Do Sharks Eat The Internet?

How much of your business Internet traffic goes offshore?
How does it get to and from Australia?
Here is some Information about the Internet’s Undersea Cables.

Australia’s submarine communications cables carry the bulk of our international voice and data traffic and are a vital component of our national infrastructure, linking Australia with other countries.

Submarine cables are vulnerable to damage and breakage, which can cause serious consequences for the flow of information to and from Australia. Cable damage can cause data loss, significant delays, and severe financial loss to businesses, cable owners and individuals who rely on communication links with other countries.

(Map updated 1st February 2019)

Currently, 99% of the data traffic that is crossing oceans is carried by undersea cables. The reliability of submarine cables is high, especially when multiple paths are available in the event of a cable break.

As a result of these cables' cost and usefulness, they are highly valued not only by the corporations building and operating them for profit, but also by national governments. For instance, the Australian government considers its submarine cable systems to be "vital to the national economy". Accordingly, the Australian Communications and Media Authority (ACMA) has created protection zones that restrict activities that could potentially damage cables linking Australia to the rest of the world. The ACMA also regulates all projects to install new submarine cables.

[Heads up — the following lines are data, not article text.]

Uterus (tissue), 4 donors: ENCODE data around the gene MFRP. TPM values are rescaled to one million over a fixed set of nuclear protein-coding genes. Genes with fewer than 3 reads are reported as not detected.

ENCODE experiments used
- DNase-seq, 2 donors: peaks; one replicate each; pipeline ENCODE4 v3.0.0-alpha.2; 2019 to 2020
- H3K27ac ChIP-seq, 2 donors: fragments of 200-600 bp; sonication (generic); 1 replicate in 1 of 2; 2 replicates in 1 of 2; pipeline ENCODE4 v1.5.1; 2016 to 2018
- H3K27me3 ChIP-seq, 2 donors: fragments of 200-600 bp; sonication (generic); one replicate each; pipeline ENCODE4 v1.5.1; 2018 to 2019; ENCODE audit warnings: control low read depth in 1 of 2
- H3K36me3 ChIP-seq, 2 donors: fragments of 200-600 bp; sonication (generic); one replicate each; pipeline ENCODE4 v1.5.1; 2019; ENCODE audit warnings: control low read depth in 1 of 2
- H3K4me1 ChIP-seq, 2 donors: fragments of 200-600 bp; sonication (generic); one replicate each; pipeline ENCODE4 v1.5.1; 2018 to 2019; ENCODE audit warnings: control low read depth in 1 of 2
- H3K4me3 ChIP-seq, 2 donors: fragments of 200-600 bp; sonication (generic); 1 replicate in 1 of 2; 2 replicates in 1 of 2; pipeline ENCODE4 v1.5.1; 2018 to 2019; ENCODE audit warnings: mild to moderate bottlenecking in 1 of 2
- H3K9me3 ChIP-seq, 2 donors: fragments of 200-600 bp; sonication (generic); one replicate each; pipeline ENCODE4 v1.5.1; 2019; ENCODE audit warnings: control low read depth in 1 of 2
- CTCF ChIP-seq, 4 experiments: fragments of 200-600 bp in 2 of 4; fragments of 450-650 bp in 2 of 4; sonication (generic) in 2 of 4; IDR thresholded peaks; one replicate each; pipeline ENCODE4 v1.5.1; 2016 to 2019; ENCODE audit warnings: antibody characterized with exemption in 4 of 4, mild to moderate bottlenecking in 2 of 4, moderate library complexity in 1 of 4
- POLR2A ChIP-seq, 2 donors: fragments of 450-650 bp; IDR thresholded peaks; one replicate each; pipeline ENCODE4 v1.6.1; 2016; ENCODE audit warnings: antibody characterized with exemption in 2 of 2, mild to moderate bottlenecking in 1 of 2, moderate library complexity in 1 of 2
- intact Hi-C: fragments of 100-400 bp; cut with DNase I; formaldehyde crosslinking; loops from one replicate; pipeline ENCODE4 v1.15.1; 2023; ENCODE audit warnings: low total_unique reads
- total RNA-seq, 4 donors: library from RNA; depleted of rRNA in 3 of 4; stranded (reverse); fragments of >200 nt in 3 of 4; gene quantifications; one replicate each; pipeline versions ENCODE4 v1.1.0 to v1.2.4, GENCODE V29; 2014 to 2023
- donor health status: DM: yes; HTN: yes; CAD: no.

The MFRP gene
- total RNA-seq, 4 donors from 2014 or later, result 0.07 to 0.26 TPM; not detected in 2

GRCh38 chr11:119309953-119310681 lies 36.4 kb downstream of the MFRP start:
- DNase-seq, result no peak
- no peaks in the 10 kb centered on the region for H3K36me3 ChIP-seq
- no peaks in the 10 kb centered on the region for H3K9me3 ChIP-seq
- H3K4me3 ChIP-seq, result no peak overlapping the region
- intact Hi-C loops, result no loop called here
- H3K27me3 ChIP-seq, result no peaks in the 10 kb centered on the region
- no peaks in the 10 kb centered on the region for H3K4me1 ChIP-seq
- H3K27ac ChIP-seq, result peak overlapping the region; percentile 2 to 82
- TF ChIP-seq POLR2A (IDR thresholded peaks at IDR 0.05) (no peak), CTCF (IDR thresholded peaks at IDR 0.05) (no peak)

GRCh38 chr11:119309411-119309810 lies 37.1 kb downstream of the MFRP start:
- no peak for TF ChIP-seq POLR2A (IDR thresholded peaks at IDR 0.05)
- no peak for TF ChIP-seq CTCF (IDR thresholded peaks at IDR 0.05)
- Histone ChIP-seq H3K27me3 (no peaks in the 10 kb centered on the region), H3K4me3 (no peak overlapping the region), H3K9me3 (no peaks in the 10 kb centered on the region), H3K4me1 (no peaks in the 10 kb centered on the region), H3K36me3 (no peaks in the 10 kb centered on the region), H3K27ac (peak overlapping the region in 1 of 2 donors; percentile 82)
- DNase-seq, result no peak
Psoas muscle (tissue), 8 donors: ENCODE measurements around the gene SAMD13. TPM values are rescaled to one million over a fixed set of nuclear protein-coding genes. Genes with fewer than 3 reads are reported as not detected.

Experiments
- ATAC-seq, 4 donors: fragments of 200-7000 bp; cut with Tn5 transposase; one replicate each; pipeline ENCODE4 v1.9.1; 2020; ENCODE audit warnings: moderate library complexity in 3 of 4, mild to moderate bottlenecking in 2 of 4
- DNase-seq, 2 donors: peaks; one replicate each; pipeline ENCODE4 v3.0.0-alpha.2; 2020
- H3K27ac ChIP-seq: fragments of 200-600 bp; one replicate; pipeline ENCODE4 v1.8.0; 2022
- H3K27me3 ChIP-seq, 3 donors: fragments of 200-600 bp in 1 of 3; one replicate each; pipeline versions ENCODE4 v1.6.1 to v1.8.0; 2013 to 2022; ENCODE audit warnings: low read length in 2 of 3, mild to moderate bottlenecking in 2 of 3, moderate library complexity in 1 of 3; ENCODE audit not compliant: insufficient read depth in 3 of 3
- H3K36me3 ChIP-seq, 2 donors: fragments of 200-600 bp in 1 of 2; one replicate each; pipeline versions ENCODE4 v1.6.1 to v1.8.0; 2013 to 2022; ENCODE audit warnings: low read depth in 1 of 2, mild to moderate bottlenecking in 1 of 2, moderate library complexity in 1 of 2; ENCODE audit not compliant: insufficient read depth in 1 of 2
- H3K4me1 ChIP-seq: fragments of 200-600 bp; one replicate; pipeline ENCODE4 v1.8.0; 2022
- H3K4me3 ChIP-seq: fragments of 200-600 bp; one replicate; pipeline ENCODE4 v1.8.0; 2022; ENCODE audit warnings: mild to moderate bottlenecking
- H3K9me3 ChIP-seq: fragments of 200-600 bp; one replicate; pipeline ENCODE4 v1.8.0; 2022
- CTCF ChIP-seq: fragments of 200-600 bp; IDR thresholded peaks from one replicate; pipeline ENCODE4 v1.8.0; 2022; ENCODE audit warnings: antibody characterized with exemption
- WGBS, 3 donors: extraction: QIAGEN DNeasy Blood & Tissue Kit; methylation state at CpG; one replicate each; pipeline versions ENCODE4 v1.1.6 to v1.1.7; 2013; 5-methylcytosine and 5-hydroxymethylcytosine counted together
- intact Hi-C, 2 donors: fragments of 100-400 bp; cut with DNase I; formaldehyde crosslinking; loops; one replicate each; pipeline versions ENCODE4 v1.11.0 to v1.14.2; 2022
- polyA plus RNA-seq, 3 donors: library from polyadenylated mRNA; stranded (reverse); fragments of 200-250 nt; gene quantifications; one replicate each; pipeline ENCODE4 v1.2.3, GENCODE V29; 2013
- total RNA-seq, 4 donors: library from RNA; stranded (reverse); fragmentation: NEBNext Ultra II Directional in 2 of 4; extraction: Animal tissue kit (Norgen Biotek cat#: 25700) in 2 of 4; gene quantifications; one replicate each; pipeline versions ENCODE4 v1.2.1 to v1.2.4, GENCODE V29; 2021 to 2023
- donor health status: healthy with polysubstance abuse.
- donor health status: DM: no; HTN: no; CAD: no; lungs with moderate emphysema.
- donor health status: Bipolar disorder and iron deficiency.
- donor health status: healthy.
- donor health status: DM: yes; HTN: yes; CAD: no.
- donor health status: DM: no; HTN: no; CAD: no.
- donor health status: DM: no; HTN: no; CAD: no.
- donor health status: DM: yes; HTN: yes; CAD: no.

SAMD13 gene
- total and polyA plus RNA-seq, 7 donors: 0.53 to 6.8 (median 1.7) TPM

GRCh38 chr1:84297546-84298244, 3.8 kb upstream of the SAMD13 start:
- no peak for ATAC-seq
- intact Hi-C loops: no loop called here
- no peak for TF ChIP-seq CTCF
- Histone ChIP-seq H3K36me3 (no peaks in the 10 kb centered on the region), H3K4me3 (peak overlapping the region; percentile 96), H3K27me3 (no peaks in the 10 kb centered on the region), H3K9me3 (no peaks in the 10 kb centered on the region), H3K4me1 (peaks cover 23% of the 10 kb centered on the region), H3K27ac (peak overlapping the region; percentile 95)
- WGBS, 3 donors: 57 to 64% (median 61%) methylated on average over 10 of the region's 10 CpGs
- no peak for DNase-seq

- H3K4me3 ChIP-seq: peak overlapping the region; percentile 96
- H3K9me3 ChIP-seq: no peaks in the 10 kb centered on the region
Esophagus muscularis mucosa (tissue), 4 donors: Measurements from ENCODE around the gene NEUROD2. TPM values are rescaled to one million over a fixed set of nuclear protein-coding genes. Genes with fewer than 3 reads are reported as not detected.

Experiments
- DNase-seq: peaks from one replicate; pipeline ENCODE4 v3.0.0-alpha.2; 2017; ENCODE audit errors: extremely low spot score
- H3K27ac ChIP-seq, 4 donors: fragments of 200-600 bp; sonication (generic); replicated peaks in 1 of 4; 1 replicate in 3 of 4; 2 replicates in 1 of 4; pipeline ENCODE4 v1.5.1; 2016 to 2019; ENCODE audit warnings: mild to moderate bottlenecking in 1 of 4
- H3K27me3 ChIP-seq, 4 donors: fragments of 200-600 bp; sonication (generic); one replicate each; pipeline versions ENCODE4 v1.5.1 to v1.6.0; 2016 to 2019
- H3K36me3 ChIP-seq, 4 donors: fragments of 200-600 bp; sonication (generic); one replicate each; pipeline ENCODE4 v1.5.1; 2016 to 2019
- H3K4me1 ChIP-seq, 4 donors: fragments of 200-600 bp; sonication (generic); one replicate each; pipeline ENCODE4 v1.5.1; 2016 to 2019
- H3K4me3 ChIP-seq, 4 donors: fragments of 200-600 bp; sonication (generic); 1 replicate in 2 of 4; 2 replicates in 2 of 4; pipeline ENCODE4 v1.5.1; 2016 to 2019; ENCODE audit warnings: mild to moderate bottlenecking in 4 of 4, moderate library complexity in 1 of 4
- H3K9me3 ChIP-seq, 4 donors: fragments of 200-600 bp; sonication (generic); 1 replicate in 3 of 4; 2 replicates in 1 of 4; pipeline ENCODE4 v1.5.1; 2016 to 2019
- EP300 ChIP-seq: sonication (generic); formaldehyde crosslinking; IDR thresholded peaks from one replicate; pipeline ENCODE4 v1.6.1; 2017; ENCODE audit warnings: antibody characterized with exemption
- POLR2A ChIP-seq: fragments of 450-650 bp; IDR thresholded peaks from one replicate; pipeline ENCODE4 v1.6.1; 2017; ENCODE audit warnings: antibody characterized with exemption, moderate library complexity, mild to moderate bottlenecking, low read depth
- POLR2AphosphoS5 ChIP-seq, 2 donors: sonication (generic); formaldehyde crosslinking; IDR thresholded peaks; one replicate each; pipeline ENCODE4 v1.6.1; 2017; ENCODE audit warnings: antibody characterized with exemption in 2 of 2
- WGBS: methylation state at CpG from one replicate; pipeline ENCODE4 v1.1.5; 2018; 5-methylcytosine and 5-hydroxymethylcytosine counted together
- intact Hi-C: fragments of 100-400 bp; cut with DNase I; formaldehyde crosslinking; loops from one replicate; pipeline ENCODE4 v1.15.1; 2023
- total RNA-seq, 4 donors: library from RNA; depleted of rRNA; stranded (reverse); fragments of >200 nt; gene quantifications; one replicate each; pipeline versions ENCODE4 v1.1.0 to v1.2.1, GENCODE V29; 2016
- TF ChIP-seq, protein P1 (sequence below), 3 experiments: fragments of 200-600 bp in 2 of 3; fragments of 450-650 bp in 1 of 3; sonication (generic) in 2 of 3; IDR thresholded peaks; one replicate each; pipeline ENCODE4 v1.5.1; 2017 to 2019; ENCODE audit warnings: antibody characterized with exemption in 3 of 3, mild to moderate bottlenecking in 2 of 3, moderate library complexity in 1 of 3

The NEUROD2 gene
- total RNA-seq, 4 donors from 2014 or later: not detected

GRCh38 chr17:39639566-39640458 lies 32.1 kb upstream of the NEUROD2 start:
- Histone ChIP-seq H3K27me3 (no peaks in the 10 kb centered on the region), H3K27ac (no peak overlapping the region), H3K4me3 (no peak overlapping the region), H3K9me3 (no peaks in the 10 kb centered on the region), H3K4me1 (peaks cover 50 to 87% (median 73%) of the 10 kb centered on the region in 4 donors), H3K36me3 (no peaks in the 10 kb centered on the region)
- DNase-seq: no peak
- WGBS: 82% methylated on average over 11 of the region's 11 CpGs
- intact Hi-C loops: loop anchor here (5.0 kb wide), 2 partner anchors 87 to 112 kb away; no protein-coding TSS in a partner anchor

What is a ‘Protection Zone’.
These are geographical areas of the coastal waters of Australia where the cables come up out of the ocean onto land.

While Australia has hundreds ISP’s and several international fibre optic links, we only have 4 Landing Stations for these fibre cables. The locations are not secret, in-fact the locations are in the public domain, specifically for the marine industry so that fishing boats don’t accidentally drop an anchor on them! 
And here they are;

  • Perth 
  • North Sydney 
  • South Sydney 
  • Maroochydore (built but inactive, no details as yet).
Antarctica is the only continent yet to be reached by a submarine telecommunications cable.

In total, they are hundreds of thousands of kilometres long and can be as deep as Everest Is tall.

There’s disagreement as to why, exactly, sharks like gnawing on submarine communications cables. Maybe it has something to do with electromagnetic fields. Maybe they’re just curious. Maybe they’re trying to disrupt our communications infrastructure before mounting a land-based assault. The point remains that sharks are chewing on the Internet, and sometimes damage it.

For the geeks reading this, have a look at these grouse sites;

  • Wikipedia
  • Mentalfloss
  • ACMA
  • Above websites.


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